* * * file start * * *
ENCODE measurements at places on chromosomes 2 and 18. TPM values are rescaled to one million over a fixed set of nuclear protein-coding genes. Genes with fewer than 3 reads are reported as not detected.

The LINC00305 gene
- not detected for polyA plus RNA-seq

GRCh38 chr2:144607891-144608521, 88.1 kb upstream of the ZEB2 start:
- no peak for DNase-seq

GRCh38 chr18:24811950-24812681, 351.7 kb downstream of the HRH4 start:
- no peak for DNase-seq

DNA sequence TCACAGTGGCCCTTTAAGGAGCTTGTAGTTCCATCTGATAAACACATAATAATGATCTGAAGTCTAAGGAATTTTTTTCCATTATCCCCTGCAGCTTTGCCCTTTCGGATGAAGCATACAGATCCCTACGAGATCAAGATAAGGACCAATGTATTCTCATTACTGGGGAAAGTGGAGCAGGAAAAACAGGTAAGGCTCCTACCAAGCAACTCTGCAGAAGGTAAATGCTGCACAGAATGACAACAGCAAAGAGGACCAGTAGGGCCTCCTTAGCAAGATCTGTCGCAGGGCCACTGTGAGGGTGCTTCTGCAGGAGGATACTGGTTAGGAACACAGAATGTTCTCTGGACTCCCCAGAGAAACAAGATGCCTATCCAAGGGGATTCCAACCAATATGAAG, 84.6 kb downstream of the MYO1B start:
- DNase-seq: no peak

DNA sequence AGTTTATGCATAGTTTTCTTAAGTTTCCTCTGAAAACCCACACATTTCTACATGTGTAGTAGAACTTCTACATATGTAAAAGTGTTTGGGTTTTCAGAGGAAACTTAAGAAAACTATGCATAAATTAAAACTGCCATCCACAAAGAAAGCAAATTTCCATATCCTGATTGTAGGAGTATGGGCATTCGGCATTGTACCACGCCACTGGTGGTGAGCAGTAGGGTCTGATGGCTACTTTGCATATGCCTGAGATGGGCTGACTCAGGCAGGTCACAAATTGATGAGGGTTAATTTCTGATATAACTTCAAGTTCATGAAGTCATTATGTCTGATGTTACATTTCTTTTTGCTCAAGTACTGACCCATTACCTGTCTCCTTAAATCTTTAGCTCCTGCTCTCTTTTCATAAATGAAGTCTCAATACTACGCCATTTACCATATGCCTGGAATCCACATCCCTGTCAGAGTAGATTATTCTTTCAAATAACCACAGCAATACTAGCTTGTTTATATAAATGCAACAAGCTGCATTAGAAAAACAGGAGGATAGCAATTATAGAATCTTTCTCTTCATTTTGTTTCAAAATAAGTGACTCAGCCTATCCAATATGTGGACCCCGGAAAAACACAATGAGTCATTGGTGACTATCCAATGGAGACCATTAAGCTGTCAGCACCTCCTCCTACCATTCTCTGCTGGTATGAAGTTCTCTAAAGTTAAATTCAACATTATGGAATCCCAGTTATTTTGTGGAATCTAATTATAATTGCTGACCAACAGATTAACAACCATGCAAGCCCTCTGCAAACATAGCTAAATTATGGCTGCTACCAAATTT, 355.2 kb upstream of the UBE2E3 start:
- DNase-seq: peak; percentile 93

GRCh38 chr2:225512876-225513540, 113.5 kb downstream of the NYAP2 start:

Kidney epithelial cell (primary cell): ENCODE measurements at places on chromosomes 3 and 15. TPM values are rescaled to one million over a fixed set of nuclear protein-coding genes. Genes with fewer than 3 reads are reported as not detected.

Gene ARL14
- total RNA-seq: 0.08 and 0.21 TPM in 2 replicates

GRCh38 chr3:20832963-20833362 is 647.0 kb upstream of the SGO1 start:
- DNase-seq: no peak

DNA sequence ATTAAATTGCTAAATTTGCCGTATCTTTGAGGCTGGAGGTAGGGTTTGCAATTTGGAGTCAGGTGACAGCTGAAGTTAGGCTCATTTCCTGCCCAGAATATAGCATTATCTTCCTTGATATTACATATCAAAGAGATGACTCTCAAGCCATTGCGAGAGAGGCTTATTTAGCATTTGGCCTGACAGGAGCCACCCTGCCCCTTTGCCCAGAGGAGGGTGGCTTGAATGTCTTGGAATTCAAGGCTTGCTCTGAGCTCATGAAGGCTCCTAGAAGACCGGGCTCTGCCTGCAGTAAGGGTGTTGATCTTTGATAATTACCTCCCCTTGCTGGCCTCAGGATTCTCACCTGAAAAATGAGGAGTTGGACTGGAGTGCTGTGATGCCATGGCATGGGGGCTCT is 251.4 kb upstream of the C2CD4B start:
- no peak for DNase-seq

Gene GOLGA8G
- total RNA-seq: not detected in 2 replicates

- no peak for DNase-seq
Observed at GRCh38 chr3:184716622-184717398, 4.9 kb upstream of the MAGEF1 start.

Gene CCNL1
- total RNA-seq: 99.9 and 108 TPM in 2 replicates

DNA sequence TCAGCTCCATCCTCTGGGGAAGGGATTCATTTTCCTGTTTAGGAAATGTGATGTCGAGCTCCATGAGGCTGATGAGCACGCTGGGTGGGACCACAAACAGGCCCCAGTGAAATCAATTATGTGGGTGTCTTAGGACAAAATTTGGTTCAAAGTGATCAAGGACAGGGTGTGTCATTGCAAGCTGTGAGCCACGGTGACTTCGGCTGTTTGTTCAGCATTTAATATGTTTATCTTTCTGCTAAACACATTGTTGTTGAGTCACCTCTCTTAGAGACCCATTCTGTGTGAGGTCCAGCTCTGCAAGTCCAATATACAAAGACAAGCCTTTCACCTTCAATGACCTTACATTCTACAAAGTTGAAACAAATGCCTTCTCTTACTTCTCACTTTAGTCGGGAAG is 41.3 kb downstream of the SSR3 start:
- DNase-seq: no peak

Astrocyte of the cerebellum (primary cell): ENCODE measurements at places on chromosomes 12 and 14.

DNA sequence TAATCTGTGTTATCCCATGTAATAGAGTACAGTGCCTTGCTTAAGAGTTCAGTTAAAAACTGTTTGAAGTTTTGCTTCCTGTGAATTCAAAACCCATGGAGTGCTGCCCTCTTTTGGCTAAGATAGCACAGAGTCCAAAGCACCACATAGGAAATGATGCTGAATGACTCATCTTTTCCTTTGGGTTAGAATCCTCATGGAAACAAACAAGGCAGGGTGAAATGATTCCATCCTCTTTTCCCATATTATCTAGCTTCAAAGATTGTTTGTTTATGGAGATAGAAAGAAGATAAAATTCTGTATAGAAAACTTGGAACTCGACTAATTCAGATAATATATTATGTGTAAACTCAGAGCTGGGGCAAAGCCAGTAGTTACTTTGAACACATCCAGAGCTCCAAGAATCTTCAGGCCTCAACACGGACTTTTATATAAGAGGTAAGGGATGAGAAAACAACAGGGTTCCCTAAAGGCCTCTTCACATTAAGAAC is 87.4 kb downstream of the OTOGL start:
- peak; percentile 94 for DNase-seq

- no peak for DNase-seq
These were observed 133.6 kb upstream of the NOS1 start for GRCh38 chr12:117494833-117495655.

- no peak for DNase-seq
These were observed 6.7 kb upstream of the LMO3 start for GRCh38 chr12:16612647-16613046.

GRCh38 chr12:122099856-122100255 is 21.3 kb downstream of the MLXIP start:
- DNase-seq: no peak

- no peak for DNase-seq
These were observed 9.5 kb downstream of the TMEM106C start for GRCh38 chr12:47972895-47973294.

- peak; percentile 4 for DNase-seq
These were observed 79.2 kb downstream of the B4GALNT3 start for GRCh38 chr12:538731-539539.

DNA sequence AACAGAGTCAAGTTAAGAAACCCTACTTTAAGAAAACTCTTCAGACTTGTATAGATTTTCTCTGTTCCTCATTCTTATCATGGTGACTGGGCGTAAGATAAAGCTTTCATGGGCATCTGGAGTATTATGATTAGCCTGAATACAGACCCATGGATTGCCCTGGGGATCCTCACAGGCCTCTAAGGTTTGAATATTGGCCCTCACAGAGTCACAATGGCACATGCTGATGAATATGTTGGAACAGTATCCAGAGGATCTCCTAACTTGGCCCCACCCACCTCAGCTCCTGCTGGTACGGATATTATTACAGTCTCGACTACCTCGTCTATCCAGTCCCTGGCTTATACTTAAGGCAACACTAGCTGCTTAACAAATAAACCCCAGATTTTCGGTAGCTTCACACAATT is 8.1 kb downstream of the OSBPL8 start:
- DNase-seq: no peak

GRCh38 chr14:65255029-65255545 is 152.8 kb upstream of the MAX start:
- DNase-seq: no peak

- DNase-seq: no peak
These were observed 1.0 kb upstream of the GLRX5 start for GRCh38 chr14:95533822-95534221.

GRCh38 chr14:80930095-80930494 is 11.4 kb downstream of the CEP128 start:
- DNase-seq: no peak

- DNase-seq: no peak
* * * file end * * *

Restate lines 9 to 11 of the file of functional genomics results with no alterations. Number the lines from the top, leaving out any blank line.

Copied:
- DNase-seq: no peak

DNA sequence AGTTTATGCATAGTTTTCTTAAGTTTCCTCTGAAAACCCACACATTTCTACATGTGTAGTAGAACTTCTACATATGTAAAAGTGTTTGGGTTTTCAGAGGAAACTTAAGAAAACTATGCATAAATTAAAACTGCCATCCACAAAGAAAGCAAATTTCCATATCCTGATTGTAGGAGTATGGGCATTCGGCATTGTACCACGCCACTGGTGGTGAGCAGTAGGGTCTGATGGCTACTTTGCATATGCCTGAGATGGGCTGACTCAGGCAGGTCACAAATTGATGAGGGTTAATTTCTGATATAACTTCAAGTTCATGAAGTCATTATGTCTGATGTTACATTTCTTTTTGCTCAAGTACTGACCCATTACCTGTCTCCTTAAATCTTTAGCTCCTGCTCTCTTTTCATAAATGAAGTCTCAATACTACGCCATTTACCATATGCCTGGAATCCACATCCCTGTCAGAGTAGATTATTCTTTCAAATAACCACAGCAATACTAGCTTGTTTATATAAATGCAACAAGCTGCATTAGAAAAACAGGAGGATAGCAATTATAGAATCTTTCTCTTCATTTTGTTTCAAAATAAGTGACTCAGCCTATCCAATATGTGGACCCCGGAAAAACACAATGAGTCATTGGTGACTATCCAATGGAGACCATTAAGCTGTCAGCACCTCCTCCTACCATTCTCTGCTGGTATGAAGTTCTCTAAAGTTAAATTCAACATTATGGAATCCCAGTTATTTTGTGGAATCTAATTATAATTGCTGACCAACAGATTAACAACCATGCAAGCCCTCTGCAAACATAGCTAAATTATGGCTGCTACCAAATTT, 355.2 kb upstream of the UBE2E3 start:
- DNase-seq: peak; percentile 93